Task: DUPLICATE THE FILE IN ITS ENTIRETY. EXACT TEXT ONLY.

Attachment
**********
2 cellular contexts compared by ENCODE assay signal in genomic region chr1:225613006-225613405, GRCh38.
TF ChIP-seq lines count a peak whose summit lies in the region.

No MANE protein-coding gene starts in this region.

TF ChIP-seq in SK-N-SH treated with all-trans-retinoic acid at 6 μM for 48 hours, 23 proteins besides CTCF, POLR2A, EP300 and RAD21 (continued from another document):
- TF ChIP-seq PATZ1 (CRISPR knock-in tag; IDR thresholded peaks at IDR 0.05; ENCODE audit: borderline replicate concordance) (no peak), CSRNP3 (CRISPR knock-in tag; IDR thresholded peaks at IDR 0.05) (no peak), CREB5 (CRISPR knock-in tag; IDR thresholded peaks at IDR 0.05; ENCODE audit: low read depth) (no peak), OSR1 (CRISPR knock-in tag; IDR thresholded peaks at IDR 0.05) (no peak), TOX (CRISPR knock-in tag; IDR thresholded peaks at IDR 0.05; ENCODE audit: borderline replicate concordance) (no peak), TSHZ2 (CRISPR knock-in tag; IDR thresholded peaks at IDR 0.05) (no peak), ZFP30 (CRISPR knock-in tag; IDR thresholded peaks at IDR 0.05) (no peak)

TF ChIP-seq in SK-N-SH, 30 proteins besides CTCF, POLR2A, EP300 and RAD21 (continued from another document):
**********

2 cellular contexts compared by ENCODE assay signal in genomic region chr1:225613006-225613405, GRCh38.
TF ChIP-seq lines count a peak whose summit lies in the region.

No MANE protein-coding gene starts in this region.

TF ChIP-seq in SK-N-SH treated with all-trans-retinoic acid at 6 μM for 48 hours, 23 proteins besides CTCF, POLR2A, EP300 and RAD21 (continued from another document):
- TF ChIP-seq PATZ1 (CRISPR knock-in tag; IDR thresholded peaks at IDR 0.05; ENCODE audit: borderline replicate concordance) (no peak), CSRNP3 (CRISPR knock-in tag; IDR thresholded peaks at IDR 0.05) (no peak), CREB5 (CRISPR knock-in tag; IDR thresholded peaks at IDR 0.05; ENCODE audit: low read depth) (no peak), OSR1 (CRISPR knock-in tag; IDR thresholded peaks at IDR 0.05) (no peak), TOX (CRISPR knock-in tag; IDR thresholded peaks at IDR 0.05; ENCODE audit: borderline replicate concordance) (no peak), TSHZ2 (CRISPR knock-in tag; IDR thresholded peaks at IDR 0.05) (no peak), ZFP30 (CRISPR knock-in tag; IDR thresholded peaks at IDR 0.05) (no peak)

TF ChIP-seq in SK-N-SH, 30 proteins besides CTCF, POLR2A, EP300 and RAD21 (continued from another document):